ARLINGTON, VA -- Over the past several years, Asian exporters have looked to diversify their export markets and with relatively low prices, have grown their market share in many areas in Africa, the Western Hemisphere and in developing countries. India has had phenomenal growth in their exports, particularly to developing countries which now account for nearly 80 percent of their exports. In particular, least developed countries (LDCs) have become increasingly important markets for Indian exporters and the Indian agricultural trade surplus with these markets has soared. India is now the world's seventh-largest agricultural exporter, up from 13th
a decade ago. In 2013, India became the top agricultural supplier to LDCs, with overall sales of $5.2 billion. This is nearly $1 billion more than the European Union, which is the second largest supplier.
Rice is one of India's largest agricultural exports. Indian rice exports grew from $2.4 billion in 2009 to more than $8 billion in 2013 and shipments have been particularly strong to LDCs. In 2009, rice exports to LDCs accounted for only 3 percent of India's total rice exports; by 2013, it accounted for 22 percent! Ironically, this increase in Indian exports has come at the same time many of these countries are seeking to attain rice self-sufficiency.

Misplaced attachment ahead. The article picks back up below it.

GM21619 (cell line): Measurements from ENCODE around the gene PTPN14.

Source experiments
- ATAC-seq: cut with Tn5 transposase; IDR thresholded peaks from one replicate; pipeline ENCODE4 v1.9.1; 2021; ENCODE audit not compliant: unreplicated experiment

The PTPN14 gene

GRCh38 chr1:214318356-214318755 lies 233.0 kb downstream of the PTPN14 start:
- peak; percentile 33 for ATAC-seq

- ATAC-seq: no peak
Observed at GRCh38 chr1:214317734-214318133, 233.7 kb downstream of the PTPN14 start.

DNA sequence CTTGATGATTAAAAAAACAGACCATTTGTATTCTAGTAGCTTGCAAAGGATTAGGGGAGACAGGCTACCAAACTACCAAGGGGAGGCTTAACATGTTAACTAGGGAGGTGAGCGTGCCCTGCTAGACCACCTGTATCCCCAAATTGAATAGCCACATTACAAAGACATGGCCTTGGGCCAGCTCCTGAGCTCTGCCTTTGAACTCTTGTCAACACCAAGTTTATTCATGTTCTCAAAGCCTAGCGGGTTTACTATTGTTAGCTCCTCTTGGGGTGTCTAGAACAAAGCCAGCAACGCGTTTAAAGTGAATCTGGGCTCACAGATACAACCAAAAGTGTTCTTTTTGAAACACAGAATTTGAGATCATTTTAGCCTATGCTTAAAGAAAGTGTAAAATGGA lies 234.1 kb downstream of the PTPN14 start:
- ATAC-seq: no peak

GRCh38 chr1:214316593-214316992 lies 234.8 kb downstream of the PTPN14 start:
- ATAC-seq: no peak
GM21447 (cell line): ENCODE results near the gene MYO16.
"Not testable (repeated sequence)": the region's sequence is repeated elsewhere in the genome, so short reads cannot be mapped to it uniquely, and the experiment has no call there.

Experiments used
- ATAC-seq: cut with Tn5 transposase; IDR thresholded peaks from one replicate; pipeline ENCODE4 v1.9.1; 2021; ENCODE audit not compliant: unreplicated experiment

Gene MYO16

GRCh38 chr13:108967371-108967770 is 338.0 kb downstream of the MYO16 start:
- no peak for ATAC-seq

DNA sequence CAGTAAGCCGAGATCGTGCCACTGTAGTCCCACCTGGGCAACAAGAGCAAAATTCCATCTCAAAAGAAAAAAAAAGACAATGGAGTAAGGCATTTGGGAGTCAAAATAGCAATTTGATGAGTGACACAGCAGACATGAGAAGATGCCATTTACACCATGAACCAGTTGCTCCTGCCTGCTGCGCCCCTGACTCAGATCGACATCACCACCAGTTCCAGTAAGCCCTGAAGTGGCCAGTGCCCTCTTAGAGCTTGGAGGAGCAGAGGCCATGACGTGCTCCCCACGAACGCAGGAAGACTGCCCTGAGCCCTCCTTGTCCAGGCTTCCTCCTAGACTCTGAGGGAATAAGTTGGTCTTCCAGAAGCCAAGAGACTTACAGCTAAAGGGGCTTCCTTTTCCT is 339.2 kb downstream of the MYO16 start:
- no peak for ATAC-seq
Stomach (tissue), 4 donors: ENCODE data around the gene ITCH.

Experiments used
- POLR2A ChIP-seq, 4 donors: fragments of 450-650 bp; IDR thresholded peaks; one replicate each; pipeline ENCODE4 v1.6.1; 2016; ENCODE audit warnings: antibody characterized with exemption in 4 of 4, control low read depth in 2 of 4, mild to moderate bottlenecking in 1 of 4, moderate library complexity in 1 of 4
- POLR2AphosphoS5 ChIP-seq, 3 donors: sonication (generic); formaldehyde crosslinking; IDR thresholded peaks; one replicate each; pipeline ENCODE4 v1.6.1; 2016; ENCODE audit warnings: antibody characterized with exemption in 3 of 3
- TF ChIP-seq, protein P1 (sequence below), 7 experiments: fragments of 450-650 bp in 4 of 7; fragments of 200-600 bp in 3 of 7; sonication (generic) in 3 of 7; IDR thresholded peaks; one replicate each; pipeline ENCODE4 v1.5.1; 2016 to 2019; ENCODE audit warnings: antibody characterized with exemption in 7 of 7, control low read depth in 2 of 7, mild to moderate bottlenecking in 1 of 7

Rapidly increasing government support for both production and exports has contributed to India's surge in exports. India's public stockholding program has been especially instrumental in increasing rice exports to LDCs. As noted in the recent Section 332 study on Rice: the Global Competitiveness of the U.S. Industry, the Indian government purchases rice at minimum support prices that are announced well before the planting seasons. There are also several types of subsidies for inputs, including fertilizer, irrigation, electricity, seeds, and machinery.
"Ensuring that there is a level playing field is becoming more important as many of our competitors are ramping up production and increasing their market share in our export markets," says Jim Guinn, USA Rice vice president for international promotion. "That is why research which monitors our competitors, such as this Section 332 study, and a constant reevaluation of potentially new or growing markets is an important part of what we do."